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Ely, Minnesota

Originally Published in Trailer Life Magazine

My choice of Ely was not by chance. I had incentives — an invitation to do some
dog-sledding. I also had a personal reason — Ely was one of Charles Kuralt’s favorite
places, albeit his visits were in the summer when he could paddle a canoe on any of a
thousand lakes. Kuralt, a wanderer by temperament and a road scribe by profession, has been
my hero for many years. Kuralt hosted the CBS Sunday Morning series for 30 years.
But we RVers who remember him relate more to his books and his “on the road” reports for
CBS News. Traveling in a motorhome, he told us — with unique insight — about the
out-of-the-ordinary people and places that make up the back roads of our country. Kuralt
died in 1997, on July 4. In Charles Kuralt’s America, he said, “Ely’s main street
has the shops and cafes you’d expect at the place where the road runs out, but it would be
a lonesome street without the outfitters. You can arrive in Ely in a coat and tie with no
baggage and push off in a canoe an hour later, properly dressed and fully equipped for two
weeks in the wilderness.” I’m here to tell ya: The same is true when the canoes are buried
in snow and the lakes have ice thick enough to drive a car on. I arrived with winter garb,
but found that technology has made refinements in outerwear since I was a kid in Duluth.
Primarily, it’s lighter and warmer. Whatever I did outside, someone had pulled from
somewhere what I needed to keep me comfortable and dry. When it comes to winter clothes,
Minnesota people always have extras. The challenge of keeping feet warm in sub-zero
temperatures has been solved — not with high-tech — but with low-tech, age-old Eskimo
gear. Patti Steger here makes moose-hide mukluks. Most of the people I met were wearing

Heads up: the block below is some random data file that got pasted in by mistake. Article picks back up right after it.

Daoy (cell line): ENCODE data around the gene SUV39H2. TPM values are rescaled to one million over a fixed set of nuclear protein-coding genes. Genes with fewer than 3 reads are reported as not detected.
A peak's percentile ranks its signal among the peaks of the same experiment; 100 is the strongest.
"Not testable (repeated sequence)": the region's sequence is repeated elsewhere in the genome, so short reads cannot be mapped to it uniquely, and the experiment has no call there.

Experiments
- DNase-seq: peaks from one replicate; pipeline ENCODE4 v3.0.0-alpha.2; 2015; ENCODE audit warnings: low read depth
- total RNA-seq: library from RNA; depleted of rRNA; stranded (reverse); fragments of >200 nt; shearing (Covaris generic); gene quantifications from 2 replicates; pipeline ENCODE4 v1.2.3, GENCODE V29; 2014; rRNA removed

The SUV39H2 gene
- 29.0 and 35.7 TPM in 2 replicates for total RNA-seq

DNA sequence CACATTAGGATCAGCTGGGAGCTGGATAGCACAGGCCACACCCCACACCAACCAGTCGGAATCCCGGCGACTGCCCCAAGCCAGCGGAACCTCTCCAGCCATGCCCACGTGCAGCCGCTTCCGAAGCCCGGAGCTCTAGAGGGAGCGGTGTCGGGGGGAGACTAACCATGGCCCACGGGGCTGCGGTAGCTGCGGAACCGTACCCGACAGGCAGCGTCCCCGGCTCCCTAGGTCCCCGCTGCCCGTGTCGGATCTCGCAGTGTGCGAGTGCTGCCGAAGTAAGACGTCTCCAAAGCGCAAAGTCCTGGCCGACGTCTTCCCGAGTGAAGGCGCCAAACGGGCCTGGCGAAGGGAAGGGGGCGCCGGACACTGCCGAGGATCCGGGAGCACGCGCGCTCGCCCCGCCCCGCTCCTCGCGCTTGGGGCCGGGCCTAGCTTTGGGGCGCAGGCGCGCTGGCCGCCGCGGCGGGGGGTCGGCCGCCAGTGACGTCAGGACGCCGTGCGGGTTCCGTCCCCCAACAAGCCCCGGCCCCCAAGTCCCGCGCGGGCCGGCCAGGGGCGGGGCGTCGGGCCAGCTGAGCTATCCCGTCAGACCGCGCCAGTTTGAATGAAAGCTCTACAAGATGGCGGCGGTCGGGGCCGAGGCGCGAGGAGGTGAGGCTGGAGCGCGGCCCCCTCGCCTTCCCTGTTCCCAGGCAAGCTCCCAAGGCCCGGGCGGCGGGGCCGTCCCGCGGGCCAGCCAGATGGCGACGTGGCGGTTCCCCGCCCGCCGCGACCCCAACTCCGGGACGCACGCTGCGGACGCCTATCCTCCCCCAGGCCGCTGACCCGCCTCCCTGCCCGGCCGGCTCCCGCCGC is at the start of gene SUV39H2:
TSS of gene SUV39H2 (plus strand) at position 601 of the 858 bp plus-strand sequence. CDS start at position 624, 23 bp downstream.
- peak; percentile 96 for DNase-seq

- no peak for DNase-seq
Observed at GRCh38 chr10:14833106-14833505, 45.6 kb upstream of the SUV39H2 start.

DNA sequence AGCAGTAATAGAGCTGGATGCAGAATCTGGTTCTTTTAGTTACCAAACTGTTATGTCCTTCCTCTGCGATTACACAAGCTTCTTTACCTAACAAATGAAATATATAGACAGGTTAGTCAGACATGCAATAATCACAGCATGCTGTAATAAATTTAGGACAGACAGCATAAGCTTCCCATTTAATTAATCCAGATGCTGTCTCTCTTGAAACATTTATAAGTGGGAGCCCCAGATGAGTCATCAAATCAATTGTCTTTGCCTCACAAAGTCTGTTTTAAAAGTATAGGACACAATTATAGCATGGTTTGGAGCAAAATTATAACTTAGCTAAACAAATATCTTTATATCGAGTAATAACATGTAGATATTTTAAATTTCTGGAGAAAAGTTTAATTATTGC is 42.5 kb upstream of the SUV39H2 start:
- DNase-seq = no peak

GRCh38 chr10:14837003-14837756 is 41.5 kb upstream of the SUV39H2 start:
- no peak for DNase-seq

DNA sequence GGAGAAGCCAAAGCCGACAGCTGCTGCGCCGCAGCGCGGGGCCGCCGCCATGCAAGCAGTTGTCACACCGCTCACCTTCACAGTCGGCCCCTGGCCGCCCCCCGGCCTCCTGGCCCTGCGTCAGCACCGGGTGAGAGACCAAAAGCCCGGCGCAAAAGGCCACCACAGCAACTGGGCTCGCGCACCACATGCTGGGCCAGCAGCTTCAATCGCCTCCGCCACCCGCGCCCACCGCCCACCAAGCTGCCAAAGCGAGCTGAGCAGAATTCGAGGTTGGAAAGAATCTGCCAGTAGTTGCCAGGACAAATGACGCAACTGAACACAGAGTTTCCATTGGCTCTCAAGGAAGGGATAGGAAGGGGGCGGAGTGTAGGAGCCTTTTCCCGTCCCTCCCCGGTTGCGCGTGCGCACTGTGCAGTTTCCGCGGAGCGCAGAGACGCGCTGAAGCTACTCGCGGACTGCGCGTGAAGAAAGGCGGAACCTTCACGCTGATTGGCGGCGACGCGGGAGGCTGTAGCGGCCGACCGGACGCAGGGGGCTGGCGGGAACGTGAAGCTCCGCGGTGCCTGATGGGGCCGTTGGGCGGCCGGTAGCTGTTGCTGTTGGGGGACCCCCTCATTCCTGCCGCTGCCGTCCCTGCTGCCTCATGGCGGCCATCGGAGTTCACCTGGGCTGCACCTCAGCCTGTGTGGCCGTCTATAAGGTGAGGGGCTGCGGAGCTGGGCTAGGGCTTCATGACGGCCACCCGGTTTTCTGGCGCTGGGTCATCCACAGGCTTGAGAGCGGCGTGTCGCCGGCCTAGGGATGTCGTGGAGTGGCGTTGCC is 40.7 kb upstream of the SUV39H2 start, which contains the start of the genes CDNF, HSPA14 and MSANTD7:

them. They are warmer, and half the weight of boots. Soft and loose fitting like a
moccasin, it’s impossible to develop a blister wearing them. Interestingly, there is no
difference between the right mukluk and the left one; in fact, owners rotate them like
tires. Patti learned how to make them in the Arctic on a dogsled expedition in 1982. She
began making them in her home, hand-sewing them. Now she employs 40 people making mukluks.
The week before I got here, they had some record cold days, 40 below 0 degrees F. “We found
three frozen owls on the ground last week,” a dogsled musher told me. “Apparently, they had
frozen in the tree and just dropped out.” A waitress said that she threw some coffee off
her porch onto a sidewalk; it was frozen before it hit. “It sounded like icicles breaking,
like when they drop off your roof.” The day I was dog-sledding the temperature was 30
degrees F, a 70-degree difference from the week before. “All they want to do is run. That’s
what they’re bred for,” Julia Harry was telling me as she hooked the dogs, one by one, up
to the sled. Julia is 36 and came here from North Carolina to run dogs, to be a musher. The
dogs barked and yelped; patience is definitely not a trait of sled dogs. Julia gave me a
quick lesson on mushing. “They are directed by voice commands. But don’t expect them to
stop when you yell “Whoa.” You have to step on the brake. In fact, if the driver falls off
the sled, no amount of yelling will stop the dogs. They’ll just keep on running.” Julia and
I traded off being the musher, which involves standing on the back runners of the sled and
applying the brake going down hills. When running, our team of eight dogs made no noise.
Other then the sled runners on the packed snow, dog-sledding is silent motion. It’s that
stillness, the serenity, while moving through woods and across snow-covered lakes, that
makes dog-sledding such a unique experience. We stopped on a lake for lunch. It was noon;
still our shadows were long. The sun was not far off the horizon. Julia tied the team to a
couple trees. The dogs appeared unhappy about having a forced rest. Bill’s e-mail address:
[email protected]

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